Cover photo by Daniel Temme

At multiple occasions this year, I ran a workshop that combined two of my dearest topics: Coffee and Kanban. I got consultants, developers, testers and product managers to work together to optimize the flow of coffee. My most interesting insight? In any flurry of activity, you should make people feel comfortable enough to Stop The Line.

What is Coffee Kanban?

I had the idea for this workshop when I was preparing sessions for my favorite conference of each year, the SoCraTes 2018 unconference held in Soltau in the north of Germany.

Just like every year, I packed all my coffee equipment and got some fresh coffee beans from my local roasters to share with the other attendees, and so did others. Between us, we must have had about 5 kilos of delicious third wave coffee and every conceivable method of brewing it.

There has always been a tradition for this kind of coffee co-creation at SoCraTes. In previous years, many attendees were itching to learn how to make a good coffee themselves. But with the seasoned baristas rushing from session to session, it was difficult to get the on hand expertise to make that perfect cuppa.

Now luckily, we can blend this grave deficiency with the coincidence that I’m very fond of Kanban and I’m even more curious about its origins in manufacturing. And with that, the idea was born to create a coffee manufacturing line utilizing Kanban principles. Unlike with the other workshops I give, I didn’t have a very specific goal in mind. This was about the interesting challenge of the design process and a keen lookout for applicable product development insights!

After running the workshop a couple of times now, I’m convinced that it didn’t merely teach people how to brew better coffee. The workshop also helped us understand how to continuously improve a moving system and to pay attention and prioritise its component parts.

Designing the factory floor

The one thing I find most challenging about mentoring is teaching something that is second nature after doing it hundreds of times. Coffee making is one of these - every morning, every move I make is on point:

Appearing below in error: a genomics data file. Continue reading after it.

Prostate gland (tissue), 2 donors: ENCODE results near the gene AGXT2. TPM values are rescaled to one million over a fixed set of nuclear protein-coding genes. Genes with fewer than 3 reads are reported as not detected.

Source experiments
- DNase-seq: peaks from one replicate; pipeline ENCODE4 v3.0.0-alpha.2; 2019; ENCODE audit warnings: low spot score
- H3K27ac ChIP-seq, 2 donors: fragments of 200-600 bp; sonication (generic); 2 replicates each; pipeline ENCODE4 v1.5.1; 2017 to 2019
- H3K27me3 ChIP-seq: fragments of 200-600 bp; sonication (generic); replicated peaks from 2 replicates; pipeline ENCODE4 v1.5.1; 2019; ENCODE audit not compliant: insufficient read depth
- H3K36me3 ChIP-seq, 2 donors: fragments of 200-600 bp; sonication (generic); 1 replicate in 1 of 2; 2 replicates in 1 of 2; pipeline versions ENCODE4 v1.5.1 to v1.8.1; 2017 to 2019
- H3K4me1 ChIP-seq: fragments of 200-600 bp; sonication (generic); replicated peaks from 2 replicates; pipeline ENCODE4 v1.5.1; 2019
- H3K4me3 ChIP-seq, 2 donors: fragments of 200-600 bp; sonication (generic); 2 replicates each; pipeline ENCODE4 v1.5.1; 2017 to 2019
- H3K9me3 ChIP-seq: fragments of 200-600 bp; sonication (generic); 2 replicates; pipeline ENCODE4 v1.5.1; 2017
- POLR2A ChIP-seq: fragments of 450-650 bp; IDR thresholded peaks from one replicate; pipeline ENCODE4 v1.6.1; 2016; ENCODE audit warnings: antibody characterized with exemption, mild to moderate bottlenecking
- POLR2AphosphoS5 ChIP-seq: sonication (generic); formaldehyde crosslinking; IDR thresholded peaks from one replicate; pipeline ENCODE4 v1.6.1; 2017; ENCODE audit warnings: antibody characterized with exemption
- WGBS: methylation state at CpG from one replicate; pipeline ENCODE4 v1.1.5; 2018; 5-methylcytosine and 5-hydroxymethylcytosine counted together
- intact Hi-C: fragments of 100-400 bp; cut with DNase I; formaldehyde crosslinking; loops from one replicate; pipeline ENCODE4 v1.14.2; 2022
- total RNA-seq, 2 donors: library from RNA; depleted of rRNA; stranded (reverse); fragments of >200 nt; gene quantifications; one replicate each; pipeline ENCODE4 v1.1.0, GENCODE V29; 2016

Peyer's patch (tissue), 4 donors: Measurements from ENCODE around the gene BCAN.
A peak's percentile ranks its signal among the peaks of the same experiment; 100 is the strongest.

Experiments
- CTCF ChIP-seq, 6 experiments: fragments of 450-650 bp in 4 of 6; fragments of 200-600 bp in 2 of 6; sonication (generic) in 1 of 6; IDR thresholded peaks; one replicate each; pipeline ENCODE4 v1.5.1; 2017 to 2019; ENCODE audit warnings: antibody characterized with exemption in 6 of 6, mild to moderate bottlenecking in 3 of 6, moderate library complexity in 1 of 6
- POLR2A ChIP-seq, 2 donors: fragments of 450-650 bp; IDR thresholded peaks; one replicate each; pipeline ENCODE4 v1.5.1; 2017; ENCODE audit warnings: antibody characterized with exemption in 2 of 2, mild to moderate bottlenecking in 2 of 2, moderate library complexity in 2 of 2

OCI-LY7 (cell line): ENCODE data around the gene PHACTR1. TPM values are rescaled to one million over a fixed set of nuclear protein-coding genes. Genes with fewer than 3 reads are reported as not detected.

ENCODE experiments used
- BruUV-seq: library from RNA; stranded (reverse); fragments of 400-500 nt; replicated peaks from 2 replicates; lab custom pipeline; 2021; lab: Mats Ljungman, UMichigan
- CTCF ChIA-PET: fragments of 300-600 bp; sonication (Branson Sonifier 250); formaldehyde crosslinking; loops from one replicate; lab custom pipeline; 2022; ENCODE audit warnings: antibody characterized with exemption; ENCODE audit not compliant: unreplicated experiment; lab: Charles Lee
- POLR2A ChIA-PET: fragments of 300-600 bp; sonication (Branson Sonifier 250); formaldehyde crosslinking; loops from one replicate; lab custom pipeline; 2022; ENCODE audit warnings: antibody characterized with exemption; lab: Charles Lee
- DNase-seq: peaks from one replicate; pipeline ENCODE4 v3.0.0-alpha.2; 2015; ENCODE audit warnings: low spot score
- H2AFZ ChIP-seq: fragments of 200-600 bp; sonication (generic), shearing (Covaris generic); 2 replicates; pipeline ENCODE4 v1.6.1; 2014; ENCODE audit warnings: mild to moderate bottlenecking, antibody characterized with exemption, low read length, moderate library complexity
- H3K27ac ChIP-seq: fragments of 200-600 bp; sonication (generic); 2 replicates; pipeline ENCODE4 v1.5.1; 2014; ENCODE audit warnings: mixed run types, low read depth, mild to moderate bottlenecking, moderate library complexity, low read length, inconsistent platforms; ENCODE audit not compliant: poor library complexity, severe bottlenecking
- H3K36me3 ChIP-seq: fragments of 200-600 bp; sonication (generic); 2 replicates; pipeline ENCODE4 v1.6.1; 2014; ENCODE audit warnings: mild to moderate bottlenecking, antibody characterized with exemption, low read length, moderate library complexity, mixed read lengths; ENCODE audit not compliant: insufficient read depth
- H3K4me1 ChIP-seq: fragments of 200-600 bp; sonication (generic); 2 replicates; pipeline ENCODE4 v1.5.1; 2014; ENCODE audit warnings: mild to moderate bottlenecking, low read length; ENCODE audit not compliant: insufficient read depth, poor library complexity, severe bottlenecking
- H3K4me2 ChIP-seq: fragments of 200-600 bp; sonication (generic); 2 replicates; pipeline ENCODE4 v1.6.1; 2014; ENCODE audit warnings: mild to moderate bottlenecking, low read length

From first weighting the water so it can heat while I weigh and grind the beans to preparing the AeroPress. To slightly tilting and then lifting the stamp after pouring the water to create suction that will keep the water inside the AeroPress - each of these moves happens subconsciously, as if in a trance. But, explicating each of those steps didn’t come easy to me and it makes for quite a particular process.

The station descriptions of every station used in coffee kanban, from weighting and grinding the beans to blooming the coffee a bit and then pouring the rest

In fact, I ended up with 13 distinct steps1 that I turned into index cards. These would serve as the Stations of the factory floor, with people being assigned to one station at any given time.

Insights from the workshops at Leanovate, SoCraTes 2018 & ProductCamp Berlin 2018

I owe a big Thank You to Leanovate for letting me crash yet another one of their company-internal LeanovateDays to test-drive this workshop and for their invaluable feedback. We ended up causing a right mess in their kitchen after lunch. But after the chaos, the retrospective provided me with so many things to revisit that it really helped flesh out the workshop right in time for the first upcoming public run.

The cup we used for Coffee Kanban with an order sticker on it that has the name of the customer, their order, the start and finish time on it.

For SoCraTes 2018, I iterated over the station setup, aggregating them so a person was assigned to a station, such as Grind or Brew, each with around 4 distinct but related tasks. I further designated the cups to be the “kanban container”, the item that flows through the system. To keep track of the orders flying in and their metrics, I added an order-sticker to keep which would pass from station to station.

We set up the factory floor where we always put our coffee gear, right in the hallway where people could order a coffee before they go to another session. The session on Friday turned out to be so interesting that we ran another one on Saturday. We made sure to measure both Cycle Time (the time it takes to brew a coffee, from grabbing the order cup) and Lead Time (the time it takes from ordering to receiving the coffee).

Let me spill the beans to you right away: Putting it mildly, we were rather slow in the first session. Average Lead Time was about 18 minutes, even though the Cycle Time floated around at about 9 minutes. One poor soul even had to wait 40 minutes for their coffee 😱.

But the first session was purely about experimenting with the format, so we didn’t take time to think and reflect about the intricacies of the process. For example, we picked orders at random, not by any measure of priority. We never made the conscious decision between prioritizing already late orders or dropping late orders to be quick with the orders still coming in. I was trying to assign people to the stations. I felt from the start that my presence on this role was ruining station self-organization.

As the stations built to full capacity and became overloaded, I couldn’t keep up with the pace. I stopped in my tracks in a dizzy haze- there was no moment where someone of the team Stopped The Line to make the others aware of an issue they had.

the statistics for the first day the statistics for the second day

Insight #1: Optimizing for speed risks everything

The room was buzzing with noise and hectic movements, with people rushing to pick up an order and work on it but never paying close attention to the system load or the issues other stations had. There was one particular issue that stuck with me as it mirrored a typical dysfunctional organization as deadlines approach and everyone gets into tunnel vision and stops looking left and right: